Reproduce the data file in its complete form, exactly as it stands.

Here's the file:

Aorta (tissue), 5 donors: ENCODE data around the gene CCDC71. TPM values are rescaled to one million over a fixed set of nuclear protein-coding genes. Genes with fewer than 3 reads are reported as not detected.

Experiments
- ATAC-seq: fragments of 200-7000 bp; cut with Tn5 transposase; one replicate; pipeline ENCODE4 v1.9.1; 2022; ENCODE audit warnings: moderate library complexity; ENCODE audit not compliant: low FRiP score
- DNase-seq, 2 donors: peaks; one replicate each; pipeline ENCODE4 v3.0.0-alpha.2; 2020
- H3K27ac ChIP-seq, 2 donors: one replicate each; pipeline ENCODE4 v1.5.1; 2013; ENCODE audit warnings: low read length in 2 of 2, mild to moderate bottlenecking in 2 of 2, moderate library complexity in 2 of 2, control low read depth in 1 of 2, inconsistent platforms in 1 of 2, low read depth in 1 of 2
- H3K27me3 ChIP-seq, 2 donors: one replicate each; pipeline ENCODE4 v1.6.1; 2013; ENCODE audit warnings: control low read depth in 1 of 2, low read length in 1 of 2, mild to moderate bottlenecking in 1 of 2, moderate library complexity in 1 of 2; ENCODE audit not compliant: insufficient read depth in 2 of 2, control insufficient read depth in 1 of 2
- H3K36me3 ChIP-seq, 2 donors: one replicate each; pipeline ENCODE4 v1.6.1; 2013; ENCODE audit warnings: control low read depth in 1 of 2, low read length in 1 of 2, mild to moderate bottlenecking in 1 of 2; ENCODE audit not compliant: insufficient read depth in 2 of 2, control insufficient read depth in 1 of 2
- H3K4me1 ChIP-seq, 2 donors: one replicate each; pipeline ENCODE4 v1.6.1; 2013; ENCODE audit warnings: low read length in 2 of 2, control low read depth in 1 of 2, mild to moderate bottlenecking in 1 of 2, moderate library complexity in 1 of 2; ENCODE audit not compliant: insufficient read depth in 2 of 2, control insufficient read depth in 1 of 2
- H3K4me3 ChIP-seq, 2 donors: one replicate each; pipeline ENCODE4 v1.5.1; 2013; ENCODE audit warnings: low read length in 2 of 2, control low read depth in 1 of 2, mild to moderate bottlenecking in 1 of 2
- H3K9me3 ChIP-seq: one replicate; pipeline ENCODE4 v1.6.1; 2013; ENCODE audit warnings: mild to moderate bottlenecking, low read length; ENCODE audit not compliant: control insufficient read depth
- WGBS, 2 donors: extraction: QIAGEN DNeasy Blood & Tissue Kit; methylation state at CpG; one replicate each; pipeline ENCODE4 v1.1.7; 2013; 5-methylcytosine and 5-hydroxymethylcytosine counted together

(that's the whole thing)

Aorta (tissue), 5 donors: ENCODE data around the gene CCDC71. TPM values are rescaled to one million over a fixed set of nuclear protein-coding genes. Genes with fewer than 3 reads are reported as not detected.

Experiments
- ATAC-seq: fragments of 200-7000 bp; cut with Tn5 transposase; one replicate; pipeline ENCODE4 v1.9.1; 2022; ENCODE audit warnings: moderate library complexity; ENCODE audit not compliant: low FRiP score
- DNase-seq, 2 donors: peaks; one replicate each; pipeline ENCODE4 v3.0.0-alpha.2; 2020
- H3K27ac ChIP-seq, 2 donors: one replicate each; pipeline ENCODE4 v1.5.1; 2013; ENCODE audit warnings: low read length in 2 of 2, mild to moderate bottlenecking in 2 of 2, moderate library complexity in 2 of 2, control low read depth in 1 of 2, inconsistent platforms in 1 of 2, low read depth in 1 of 2
- H3K27me3 ChIP-seq, 2 donors: one replicate each; pipeline ENCODE4 v1.6.1; 2013; ENCODE audit warnings: control low read depth in 1 of 2, low read length in 1 of 2, mild to moderate bottlenecking in 1 of 2, moderate library complexity in 1 of 2; ENCODE audit not compliant: insufficient read depth in 2 of 2, control insufficient read depth in 1 of 2
- H3K36me3 ChIP-seq, 2 donors: one replicate each; pipeline ENCODE4 v1.6.1; 2013; ENCODE audit warnings: control low read depth in 1 of 2, low read length in 1 of 2, mild to moderate bottlenecking in 1 of 2; ENCODE audit not compliant: insufficient read depth in 2 of 2, control insufficient read depth in 1 of 2
- H3K4me1 ChIP-seq, 2 donors: one replicate each; pipeline ENCODE4 v1.6.1; 2013; ENCODE audit warnings: low read length in 2 of 2, control low read depth in 1 of 2, mild to moderate bottlenecking in 1 of 2, moderate library complexity in 1 of 2; ENCODE audit not compliant: insufficient read depth in 2 of 2, control insufficient read depth in 1 of 2
- H3K4me3 ChIP-seq, 2 donors: one replicate each; pipeline ENCODE4 v1.5.1; 2013; ENCODE audit warnings: low read length in 2 of 2, control low read depth in 1 of 2, mild to moderate bottlenecking in 1 of 2
- H3K9me3 ChIP-seq: one replicate; pipeline ENCODE4 v1.6.1; 2013; ENCODE audit warnings: mild to moderate bottlenecking, low read length; ENCODE audit not compliant: control insufficient read depth
- WGBS, 2 donors: extraction: QIAGEN DNeasy Blood & Tissue Kit; methylation state at CpG; one replicate each; pipeline ENCODE4 v1.1.7; 2013; 5-methylcytosine and 5-hydroxymethylcytosine counted together